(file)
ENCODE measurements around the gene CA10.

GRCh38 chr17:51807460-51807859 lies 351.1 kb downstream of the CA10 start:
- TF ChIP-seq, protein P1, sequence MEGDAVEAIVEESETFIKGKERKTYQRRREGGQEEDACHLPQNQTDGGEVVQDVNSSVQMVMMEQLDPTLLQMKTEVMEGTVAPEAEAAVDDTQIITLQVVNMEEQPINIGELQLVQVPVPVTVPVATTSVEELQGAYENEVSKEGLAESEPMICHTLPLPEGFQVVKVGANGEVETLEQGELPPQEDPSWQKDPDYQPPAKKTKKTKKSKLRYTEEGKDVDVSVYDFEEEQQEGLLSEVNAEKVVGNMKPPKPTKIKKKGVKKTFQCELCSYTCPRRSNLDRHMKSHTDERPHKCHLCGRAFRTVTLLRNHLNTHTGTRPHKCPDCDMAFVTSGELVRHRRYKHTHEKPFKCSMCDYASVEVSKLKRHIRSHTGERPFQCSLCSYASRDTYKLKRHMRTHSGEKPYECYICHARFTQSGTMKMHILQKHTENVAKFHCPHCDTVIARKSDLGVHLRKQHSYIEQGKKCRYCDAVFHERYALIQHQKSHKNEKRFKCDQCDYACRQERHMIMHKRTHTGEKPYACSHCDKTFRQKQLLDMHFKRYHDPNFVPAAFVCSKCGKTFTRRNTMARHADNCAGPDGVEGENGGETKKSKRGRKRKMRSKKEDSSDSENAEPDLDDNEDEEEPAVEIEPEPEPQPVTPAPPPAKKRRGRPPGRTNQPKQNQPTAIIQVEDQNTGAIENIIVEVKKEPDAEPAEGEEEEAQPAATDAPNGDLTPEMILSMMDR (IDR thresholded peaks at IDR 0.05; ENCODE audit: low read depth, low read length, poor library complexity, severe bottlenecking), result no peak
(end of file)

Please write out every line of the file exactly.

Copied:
ENCODE measurements around the gene CA10.

GRCh38 chr17:51807460-51807859 lies 351.1 kb downstream of the CA10 start:
- TF ChIP-seq, protein P1, sequence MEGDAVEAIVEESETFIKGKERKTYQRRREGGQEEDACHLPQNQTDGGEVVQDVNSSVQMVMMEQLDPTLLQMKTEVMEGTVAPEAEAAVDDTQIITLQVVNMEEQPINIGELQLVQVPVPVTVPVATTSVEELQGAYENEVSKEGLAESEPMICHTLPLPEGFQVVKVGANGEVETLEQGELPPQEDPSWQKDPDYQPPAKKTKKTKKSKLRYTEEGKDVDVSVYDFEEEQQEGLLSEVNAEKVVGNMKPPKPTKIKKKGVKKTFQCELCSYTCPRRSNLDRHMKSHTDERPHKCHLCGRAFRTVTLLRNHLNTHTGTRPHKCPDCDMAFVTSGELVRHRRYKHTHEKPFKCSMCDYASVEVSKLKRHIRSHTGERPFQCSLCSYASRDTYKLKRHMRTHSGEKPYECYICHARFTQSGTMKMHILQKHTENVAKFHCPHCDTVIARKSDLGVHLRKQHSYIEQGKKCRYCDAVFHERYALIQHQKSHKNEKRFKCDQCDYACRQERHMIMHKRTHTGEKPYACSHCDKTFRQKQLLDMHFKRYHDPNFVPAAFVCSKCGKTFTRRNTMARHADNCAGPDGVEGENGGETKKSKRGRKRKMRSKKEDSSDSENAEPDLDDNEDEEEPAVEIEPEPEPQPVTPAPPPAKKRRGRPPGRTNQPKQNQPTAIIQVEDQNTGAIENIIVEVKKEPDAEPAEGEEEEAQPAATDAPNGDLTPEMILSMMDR (IDR thresholded peaks at IDR 0.05; ENCODE audit: low read depth, low read length, poor library complexity, severe bottlenecking), result no peak